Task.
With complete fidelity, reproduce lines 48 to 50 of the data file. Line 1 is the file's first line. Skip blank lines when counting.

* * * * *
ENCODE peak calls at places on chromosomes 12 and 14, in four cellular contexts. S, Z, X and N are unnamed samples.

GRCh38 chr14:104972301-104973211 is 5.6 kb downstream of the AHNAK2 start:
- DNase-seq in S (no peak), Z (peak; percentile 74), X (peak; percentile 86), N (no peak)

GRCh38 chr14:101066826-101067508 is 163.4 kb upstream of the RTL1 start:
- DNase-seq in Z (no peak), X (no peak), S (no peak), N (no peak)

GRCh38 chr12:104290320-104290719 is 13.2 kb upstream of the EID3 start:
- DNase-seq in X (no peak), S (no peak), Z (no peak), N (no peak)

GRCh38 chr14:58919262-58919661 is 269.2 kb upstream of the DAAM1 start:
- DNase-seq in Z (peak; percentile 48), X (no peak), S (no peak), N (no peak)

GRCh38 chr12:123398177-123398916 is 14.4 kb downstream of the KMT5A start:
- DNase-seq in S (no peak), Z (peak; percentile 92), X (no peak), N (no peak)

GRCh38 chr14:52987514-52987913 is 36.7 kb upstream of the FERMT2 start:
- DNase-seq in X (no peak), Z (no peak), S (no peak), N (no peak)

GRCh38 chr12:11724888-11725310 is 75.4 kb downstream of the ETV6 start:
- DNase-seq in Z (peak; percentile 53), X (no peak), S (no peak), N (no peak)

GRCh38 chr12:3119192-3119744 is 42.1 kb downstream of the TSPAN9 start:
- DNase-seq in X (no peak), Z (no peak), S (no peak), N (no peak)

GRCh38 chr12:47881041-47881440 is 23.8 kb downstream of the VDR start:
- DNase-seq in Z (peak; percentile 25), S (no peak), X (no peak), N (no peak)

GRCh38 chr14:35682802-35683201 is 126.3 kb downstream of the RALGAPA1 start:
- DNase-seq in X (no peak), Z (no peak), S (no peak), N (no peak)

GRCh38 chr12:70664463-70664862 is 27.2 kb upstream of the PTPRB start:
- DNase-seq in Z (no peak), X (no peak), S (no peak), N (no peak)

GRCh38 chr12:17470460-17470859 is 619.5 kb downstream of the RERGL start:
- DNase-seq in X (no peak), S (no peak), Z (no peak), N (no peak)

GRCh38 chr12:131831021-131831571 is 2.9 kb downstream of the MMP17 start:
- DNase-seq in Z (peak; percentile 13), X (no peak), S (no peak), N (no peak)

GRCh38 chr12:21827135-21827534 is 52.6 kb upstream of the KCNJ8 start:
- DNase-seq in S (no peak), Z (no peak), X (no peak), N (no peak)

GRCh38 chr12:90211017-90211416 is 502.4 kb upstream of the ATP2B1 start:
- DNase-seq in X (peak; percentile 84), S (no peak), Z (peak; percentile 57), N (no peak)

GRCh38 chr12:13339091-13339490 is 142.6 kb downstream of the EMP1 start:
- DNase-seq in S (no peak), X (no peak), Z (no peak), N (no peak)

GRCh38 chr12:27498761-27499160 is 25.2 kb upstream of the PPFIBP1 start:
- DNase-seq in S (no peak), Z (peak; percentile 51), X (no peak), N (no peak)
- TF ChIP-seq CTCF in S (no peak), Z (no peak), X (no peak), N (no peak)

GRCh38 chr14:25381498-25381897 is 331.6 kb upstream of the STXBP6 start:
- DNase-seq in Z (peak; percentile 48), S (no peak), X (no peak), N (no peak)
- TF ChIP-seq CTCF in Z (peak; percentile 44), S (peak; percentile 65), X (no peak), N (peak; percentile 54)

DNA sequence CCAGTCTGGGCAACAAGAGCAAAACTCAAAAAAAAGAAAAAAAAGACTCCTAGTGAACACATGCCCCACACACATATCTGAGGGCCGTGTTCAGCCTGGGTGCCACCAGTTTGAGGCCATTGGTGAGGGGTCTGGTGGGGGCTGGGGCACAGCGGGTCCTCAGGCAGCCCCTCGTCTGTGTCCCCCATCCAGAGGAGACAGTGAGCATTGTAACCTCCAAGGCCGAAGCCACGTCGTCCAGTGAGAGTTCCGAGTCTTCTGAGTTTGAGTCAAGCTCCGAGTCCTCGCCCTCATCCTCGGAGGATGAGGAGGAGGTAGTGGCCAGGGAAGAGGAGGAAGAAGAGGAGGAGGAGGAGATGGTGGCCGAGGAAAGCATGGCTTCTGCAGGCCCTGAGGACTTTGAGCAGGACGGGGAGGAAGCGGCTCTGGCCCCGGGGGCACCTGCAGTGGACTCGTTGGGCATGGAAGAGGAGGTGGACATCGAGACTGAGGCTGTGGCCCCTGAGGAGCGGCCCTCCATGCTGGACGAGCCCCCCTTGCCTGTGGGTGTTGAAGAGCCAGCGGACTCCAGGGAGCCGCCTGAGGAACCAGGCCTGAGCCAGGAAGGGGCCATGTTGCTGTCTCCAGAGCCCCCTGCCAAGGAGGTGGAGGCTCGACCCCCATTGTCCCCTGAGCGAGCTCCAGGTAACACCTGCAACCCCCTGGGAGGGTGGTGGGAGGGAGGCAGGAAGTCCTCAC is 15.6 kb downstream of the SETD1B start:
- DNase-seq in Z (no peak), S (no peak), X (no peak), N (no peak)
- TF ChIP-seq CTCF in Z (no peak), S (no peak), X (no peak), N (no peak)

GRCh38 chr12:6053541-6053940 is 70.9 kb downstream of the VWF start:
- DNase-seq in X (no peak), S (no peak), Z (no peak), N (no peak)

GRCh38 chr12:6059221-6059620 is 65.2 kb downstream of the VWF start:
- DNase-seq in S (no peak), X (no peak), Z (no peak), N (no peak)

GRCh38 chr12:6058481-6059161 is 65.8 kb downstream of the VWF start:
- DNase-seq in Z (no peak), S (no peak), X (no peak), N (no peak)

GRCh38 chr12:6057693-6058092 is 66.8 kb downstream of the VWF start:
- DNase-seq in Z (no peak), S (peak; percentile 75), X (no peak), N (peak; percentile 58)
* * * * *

- DNase-seq in Z (no peak), S (no peak), X (no peak), N (no peak)

GRCh38 chr12:6057693-6058092 is 66.8 kb downstream of the VWF start:
- DNase-seq in Z (no peak), S (peak; percentile 75), X (no peak), N (peak; percentile 58)